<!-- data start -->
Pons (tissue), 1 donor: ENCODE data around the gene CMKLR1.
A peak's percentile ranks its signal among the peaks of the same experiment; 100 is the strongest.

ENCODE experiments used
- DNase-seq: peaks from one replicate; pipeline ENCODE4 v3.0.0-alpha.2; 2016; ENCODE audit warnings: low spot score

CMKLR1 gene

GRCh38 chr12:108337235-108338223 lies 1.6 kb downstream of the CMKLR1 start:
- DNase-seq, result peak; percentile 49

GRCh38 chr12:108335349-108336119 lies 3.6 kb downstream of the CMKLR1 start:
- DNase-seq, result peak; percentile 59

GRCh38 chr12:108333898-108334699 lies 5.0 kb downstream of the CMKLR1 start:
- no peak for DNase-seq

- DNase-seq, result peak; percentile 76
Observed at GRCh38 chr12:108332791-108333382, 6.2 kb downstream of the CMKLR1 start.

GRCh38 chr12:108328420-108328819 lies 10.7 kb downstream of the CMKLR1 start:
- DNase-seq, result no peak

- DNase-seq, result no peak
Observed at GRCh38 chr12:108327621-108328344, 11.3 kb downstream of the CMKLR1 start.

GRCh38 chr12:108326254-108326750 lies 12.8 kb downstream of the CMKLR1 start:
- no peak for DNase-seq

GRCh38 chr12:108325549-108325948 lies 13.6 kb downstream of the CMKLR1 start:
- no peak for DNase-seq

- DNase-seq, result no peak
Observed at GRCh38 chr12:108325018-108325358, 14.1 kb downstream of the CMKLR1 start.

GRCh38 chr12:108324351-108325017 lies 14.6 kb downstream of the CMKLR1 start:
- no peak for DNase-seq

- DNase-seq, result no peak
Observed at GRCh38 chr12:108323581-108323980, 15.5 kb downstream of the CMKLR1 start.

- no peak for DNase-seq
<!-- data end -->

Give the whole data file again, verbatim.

Pons (tissue), 1 donor: ENCODE data around the gene CMKLR1.
A peak's percentile ranks its signal among the peaks of the same experiment; 100 is the strongest.

ENCODE experiments used
- DNase-seq: peaks from one replicate; pipeline ENCODE4 v3.0.0-alpha.2; 2016; ENCODE audit warnings: low spot score

CMKLR1 gene

GRCh38 chr12:108337235-108338223 lies 1.6 kb downstream of the CMKLR1 start:
- DNase-seq, result peak; percentile 49

GRCh38 chr12:108335349-108336119 lies 3.6 kb downstream of the CMKLR1 start:
- DNase-seq, result peak; percentile 59

GRCh38 chr12:108333898-108334699 lies 5.0 kb downstream of the CMKLR1 start:
- no peak for DNase-seq

- DNase-seq, result peak; percentile 76
Observed at GRCh38 chr12:108332791-108333382, 6.2 kb downstream of the CMKLR1 start.

GRCh38 chr12:108328420-108328819 lies 10.7 kb downstream of the CMKLR1 start:
- DNase-seq, result no peak

- DNase-seq, result no peak
Observed at GRCh38 chr12:108327621-108328344, 11.3 kb downstream of the CMKLR1 start.

GRCh38 chr12:108326254-108326750 lies 12.8 kb downstream of the CMKLR1 start:
- no peak for DNase-seq

GRCh38 chr12:108325549-108325948 lies 13.6 kb downstream of the CMKLR1 start:
- no peak for DNase-seq

- DNase-seq, result no peak
Observed at GRCh38 chr12:108325018-108325358, 14.1 kb downstream of the CMKLR1 start.

GRCh38 chr12:108324351-108325017 lies 14.6 kb downstream of the CMKLR1 start:
- no peak for DNase-seq

- DNase-seq, result no peak
Observed at GRCh38 chr12:108323581-108323980, 15.5 kb downstream of the CMKLR1 start.

- no peak for DNase-seq